constable, Helga. There'll be an inquest.
Poor kid. Why did it
have to happen to her?
I tried to save her from it.
I battled with all my strength.
Should have put up a better fight.
You mustn't blame yourself, Oliver.
I have the most awful premonition.
I'm sure it will strike again.
Let me advise the witnesses
that they are under oath...
and it is their duty to
give the coroner's jury...
all facts pertaining to this case.
Gentlemen of the jury, your
verdict as to the cause...
of the death of the
deceased, Kate O'Malley...
is to decide the future course
of action in this case...
by His Majesty's government.
Yourjudgment will be guided by
the testimony of the witnesses.
And I wish to impress
upon all witnesses...
that perjury in connection with
an official coroner's inquest...
is punishable to the
full extent of the law.
In the event of the jury
rendering a verdict of murder...
any witness withholding
vital information...
or giving false testimony...
will be regarded as an
accessory to the crime.
Now, will you take the stand, please?
- Your name?
- Charlie Clagpool.
The constable's report states
that you and your brother Tom...
were unlawfully setting traps...
when the fight in which you
received a broken arm occurred.
We was in the woods all right...
but we didn't kill Kate O'Malley.
We was nowhere near
her and Mr. Hammond.
You've not been accused of that.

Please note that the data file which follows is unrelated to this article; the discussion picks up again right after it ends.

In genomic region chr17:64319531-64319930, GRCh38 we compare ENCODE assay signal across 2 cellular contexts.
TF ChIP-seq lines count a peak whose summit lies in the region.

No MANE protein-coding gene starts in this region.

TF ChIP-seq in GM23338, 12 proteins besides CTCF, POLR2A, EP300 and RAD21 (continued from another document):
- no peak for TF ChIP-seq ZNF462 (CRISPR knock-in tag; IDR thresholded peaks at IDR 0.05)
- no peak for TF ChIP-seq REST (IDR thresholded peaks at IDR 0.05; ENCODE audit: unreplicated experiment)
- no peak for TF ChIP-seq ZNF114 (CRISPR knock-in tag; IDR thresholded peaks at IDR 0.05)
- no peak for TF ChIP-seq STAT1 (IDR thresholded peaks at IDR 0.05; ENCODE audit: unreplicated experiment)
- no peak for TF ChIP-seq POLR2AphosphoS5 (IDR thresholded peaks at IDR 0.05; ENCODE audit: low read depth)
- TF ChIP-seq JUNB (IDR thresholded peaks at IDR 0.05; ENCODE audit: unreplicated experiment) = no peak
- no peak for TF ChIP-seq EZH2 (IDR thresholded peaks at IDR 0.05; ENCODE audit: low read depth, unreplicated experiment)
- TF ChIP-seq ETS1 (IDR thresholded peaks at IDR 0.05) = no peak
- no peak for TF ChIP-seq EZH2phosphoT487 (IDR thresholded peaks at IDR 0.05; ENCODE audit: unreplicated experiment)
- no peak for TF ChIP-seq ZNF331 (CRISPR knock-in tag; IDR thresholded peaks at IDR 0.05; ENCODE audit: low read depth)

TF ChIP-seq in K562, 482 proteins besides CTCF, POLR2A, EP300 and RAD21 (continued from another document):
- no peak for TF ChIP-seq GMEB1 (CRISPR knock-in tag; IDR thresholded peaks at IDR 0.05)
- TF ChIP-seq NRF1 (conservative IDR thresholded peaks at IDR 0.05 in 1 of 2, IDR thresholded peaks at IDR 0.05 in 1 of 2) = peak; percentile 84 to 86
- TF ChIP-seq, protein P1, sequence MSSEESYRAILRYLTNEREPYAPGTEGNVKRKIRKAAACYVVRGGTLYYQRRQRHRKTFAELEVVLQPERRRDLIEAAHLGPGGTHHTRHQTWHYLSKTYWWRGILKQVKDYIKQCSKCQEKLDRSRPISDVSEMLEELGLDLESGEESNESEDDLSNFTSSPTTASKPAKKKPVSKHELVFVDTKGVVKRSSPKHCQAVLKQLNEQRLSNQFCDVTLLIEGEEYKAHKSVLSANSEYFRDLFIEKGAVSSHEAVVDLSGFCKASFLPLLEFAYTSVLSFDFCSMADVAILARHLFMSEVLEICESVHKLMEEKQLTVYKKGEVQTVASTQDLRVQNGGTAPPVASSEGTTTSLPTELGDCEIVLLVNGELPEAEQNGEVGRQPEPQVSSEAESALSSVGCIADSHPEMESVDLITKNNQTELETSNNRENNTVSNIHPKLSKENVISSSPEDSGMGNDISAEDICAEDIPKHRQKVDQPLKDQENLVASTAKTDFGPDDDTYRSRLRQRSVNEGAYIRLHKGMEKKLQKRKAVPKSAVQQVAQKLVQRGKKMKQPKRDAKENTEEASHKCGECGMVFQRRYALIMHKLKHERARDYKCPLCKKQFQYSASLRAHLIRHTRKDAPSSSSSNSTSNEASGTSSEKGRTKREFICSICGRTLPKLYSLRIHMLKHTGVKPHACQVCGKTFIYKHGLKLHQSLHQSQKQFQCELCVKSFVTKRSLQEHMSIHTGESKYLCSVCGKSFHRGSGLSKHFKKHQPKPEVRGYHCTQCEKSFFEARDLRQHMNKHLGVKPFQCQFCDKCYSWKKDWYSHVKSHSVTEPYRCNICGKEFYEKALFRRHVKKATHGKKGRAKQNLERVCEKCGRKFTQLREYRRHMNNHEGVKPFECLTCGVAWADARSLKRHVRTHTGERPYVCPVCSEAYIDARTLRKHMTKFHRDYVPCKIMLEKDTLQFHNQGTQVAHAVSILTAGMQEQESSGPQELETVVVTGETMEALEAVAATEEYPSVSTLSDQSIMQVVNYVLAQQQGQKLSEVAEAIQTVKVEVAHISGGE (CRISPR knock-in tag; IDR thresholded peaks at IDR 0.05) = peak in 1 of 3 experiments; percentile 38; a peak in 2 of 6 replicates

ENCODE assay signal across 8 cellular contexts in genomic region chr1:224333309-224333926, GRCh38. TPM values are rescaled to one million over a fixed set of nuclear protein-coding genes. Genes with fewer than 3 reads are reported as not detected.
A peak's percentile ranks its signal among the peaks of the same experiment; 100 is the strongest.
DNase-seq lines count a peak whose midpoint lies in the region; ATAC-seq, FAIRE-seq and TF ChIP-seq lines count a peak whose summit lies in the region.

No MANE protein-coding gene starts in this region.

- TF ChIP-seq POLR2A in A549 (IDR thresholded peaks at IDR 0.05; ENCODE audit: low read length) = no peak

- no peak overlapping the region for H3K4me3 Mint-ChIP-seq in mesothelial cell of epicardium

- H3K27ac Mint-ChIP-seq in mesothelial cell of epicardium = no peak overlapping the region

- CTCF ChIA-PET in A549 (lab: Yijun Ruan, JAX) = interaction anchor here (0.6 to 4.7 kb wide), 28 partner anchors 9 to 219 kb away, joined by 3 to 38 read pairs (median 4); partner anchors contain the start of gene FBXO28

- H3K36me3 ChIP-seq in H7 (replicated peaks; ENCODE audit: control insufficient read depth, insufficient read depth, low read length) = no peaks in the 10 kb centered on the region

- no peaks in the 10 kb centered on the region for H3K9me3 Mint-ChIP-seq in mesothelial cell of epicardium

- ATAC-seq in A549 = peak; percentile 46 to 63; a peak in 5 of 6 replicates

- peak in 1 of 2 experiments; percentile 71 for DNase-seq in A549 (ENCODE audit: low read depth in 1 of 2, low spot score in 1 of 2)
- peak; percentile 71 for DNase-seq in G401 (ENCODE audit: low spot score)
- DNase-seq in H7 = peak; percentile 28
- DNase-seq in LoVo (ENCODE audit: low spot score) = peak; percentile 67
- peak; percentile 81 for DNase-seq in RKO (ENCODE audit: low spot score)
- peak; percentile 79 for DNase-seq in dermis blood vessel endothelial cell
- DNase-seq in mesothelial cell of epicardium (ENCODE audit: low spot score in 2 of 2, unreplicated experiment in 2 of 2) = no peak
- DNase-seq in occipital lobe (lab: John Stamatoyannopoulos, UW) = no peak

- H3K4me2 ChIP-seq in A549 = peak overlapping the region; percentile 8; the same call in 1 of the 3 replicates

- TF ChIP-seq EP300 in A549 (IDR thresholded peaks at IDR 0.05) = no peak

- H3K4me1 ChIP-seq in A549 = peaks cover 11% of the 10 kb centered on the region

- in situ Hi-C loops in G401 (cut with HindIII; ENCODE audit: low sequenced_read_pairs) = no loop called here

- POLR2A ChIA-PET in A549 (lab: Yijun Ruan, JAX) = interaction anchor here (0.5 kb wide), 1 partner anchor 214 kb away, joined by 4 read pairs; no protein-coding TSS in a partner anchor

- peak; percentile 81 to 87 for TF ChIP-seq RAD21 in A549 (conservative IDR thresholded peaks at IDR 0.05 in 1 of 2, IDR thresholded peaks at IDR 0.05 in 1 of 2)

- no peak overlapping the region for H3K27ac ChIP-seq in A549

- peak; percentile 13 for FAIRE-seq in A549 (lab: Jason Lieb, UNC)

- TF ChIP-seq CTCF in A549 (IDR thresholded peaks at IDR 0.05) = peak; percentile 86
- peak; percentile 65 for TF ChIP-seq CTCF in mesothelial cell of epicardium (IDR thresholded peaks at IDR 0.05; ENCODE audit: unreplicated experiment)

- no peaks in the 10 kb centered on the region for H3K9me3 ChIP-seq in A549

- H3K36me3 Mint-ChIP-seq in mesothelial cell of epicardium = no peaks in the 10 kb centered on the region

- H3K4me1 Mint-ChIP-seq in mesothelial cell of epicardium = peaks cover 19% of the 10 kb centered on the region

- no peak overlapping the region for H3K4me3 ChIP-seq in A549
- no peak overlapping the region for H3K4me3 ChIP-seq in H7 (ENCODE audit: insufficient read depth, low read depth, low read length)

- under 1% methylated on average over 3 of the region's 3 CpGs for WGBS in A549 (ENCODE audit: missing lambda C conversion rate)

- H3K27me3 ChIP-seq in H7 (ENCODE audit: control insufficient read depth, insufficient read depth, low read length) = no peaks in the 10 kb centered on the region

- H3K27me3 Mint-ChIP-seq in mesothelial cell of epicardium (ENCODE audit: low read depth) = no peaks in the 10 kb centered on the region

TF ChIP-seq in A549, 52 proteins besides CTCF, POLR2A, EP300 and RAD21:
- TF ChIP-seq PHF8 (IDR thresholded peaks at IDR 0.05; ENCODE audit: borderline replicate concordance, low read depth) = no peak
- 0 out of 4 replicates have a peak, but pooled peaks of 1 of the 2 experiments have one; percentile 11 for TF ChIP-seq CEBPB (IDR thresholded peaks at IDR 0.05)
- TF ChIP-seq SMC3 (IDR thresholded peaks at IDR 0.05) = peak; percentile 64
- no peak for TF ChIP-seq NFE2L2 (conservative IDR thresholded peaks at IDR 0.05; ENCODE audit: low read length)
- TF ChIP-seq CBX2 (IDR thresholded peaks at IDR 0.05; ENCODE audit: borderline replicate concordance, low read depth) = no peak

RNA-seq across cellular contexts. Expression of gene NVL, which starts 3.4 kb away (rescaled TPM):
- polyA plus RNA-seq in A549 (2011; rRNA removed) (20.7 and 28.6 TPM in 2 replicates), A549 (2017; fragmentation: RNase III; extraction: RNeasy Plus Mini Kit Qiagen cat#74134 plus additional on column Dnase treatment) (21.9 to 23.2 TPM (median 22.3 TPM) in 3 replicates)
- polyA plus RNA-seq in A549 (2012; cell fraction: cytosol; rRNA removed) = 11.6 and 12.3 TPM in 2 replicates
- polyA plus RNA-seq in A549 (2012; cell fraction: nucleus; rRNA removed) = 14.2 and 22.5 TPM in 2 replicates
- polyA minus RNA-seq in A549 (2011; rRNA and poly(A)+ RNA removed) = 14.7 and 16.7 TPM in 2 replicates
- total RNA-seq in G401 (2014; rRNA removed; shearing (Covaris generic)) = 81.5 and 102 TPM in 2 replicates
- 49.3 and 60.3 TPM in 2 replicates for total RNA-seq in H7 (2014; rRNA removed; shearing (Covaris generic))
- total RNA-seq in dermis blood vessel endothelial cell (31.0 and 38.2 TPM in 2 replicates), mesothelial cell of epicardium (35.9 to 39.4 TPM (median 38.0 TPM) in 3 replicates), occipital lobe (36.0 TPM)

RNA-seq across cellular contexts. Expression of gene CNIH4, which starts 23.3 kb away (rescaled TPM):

Is it true that on several previous
occasions you had words with Mr. Hammond?
That's right.
What about it?
That will be all.
Mr. Strudwick, take the stand.
Yes, sir.
Did you see the Clagpools
on the night of the crime?
- I suppose I did.
- Can't you be sure whether you did or not?
Yes, I'm sure.
What were you doing in
the woods at that time?
I was settin' traps.
Oh, that's impossible.
I'm sorry, sir.
I needed the money, I did.
Why didn't you tell us?
I couldn't. I'd been gambling.
I had to cover me losses somehow.
I hid the chains in the chapel.
Oh, dear. There go my
lovely ghost chains.
As the attending physician then, you would say
the cause of death was due to precisely what?
Concussion of the brain
and severe hemorrhage.
May I ask the witness a question?
Of course, if the
witness has no objection.
None at all.
Dr. Colbert, were there any
contributing circumstances...
other than those you just mentioned?
I don't know exactly what you mean.
The deceased was in a comatose condition
all the time prior to her death?
Yes. She never regained consciousness.
Could this have been caused by anything
else besides a blow on the head?
From a medical viewpoint that's
possible, but hardly probable.
- My examination- - I'm not
questioning the competence...
of your examination, Doctor.
I want to know if Kate
O'Malley had been drugged.
Definitely not.
Thank you, Doctor. That's
all I wanted to know.
Have you reached a verdict, gentlemen?
Yes, sir. It is the opinion
of this coroner's jury...
"that Kate O'Malley
died of injuries...
"sustained during an attack...
"by a person or persons unknown...
or by a large, savage
animal, species unknown. "
There you are, Bob.
That's the verdict that's always
been given in these Hammond cases.
- What do you think?
- I think I'll be able to prove it's murder.
- Curtis, we can't touch the body.
- What body?
- Kate O'Malley's.
- Those villagers are a superstitious lot.
They're convinced that there's something
supernatural about it, and they won't budge.